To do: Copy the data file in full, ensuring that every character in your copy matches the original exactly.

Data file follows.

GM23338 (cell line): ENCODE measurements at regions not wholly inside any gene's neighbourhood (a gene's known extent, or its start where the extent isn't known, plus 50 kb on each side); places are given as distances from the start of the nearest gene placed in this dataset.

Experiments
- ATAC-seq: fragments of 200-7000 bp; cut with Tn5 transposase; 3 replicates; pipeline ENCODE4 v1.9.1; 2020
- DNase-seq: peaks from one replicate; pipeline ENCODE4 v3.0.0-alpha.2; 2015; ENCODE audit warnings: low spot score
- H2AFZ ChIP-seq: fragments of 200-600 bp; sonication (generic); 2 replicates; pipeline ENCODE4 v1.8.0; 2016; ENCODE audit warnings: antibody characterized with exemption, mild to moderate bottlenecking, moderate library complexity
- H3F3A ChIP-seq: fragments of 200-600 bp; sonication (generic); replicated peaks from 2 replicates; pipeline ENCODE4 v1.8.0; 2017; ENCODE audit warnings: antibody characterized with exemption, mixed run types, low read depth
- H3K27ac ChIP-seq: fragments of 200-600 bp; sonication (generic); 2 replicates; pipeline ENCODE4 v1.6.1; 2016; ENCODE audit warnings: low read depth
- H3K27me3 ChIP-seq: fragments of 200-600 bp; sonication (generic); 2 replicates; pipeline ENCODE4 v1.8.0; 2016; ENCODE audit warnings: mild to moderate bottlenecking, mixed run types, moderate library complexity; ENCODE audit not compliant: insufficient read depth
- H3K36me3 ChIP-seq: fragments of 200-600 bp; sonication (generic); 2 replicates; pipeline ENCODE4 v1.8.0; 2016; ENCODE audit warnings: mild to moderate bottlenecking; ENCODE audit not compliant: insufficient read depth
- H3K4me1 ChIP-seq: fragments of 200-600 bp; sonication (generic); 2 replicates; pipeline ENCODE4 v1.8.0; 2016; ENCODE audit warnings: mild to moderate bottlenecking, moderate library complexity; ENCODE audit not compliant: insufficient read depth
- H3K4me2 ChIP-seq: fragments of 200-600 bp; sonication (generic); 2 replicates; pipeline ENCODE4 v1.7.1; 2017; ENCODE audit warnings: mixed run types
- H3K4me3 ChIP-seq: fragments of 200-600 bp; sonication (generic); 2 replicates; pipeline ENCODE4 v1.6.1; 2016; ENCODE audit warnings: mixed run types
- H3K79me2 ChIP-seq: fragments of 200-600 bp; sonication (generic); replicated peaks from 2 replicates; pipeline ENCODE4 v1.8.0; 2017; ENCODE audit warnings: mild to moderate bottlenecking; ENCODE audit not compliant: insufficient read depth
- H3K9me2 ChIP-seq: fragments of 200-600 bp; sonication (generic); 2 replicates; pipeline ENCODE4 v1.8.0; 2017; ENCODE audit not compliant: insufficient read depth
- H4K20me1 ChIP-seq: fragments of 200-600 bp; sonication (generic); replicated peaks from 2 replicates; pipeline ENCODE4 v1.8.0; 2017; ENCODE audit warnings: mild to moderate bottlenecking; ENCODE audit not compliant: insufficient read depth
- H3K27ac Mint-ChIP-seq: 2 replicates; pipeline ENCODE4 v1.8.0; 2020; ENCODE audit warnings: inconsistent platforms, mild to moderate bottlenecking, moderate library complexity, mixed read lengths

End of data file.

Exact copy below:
GM23338 (cell line): ENCODE measurements at regions not wholly inside any gene's neighbourhood (a gene's known extent, or its start where the extent isn't known, plus 50 kb on each side); places are given as distances from the start of the nearest gene placed in this dataset.

Experiments
- ATAC-seq: fragments of 200-7000 bp; cut with Tn5 transposase; 3 replicates; pipeline ENCODE4 v1.9.1; 2020
- DNase-seq: peaks from one replicate; pipeline ENCODE4 v3.0.0-alpha.2; 2015; ENCODE audit warnings: low spot score
- H2AFZ ChIP-seq: fragments of 200-600 bp; sonication (generic); 2 replicates; pipeline ENCODE4 v1.8.0; 2016; ENCODE audit warnings: antibody characterized with exemption, mild to moderate bottlenecking, moderate library complexity
- H3F3A ChIP-seq: fragments of 200-600 bp; sonication (generic); replicated peaks from 2 replicates; pipeline ENCODE4 v1.8.0; 2017; ENCODE audit warnings: antibody characterized with exemption, mixed run types, low read depth
- H3K27ac ChIP-seq: fragments of 200-600 bp; sonication (generic); 2 replicates; pipeline ENCODE4 v1.6.1; 2016; ENCODE audit warnings: low read depth
- H3K27me3 ChIP-seq: fragments of 200-600 bp; sonication (generic); 2 replicates; pipeline ENCODE4 v1.8.0; 2016; ENCODE audit warnings: mild to moderate bottlenecking, mixed run types, moderate library complexity; ENCODE audit not compliant: insufficient read depth
- H3K36me3 ChIP-seq: fragments of 200-600 bp; sonication (generic); 2 replicates; pipeline ENCODE4 v1.8.0; 2016; ENCODE audit warnings: mild to moderate bottlenecking; ENCODE audit not compliant: insufficient read depth
- H3K4me1 ChIP-seq: fragments of 200-600 bp; sonication (generic); 2 replicates; pipeline ENCODE4 v1.8.0; 2016; ENCODE audit warnings: mild to moderate bottlenecking, moderate library complexity; ENCODE audit not compliant: insufficient read depth
- H3K4me2 ChIP-seq: fragments of 200-600 bp; sonication (generic); 2 replicates; pipeline ENCODE4 v1.7.1; 2017; ENCODE audit warnings: mixed run types
- H3K4me3 ChIP-seq: fragments of 200-600 bp; sonication (generic); 2 replicates; pipeline ENCODE4 v1.6.1; 2016; ENCODE audit warnings: mixed run types
- H3K79me2 ChIP-seq: fragments of 200-600 bp; sonication (generic); replicated peaks from 2 replicates; pipeline ENCODE4 v1.8.0; 2017; ENCODE audit warnings: mild to moderate bottlenecking; ENCODE audit not compliant: insufficient read depth
- H3K9me2 ChIP-seq: fragments of 200-600 bp; sonication (generic); 2 replicates; pipeline ENCODE4 v1.8.0; 2017; ENCODE audit not compliant: insufficient read depth
- H4K20me1 ChIP-seq: fragments of 200-600 bp; sonication (generic); replicated peaks from 2 replicates; pipeline ENCODE4 v1.8.0; 2017; ENCODE audit warnings: mild to moderate bottlenecking; ENCODE audit not compliant: insufficient read depth
- H3K27ac Mint-ChIP-seq: 2 replicates; pipeline ENCODE4 v1.8.0; 2020; ENCODE audit warnings: inconsistent platforms, mild to moderate bottlenecking, moderate library complexity, mixed read lengths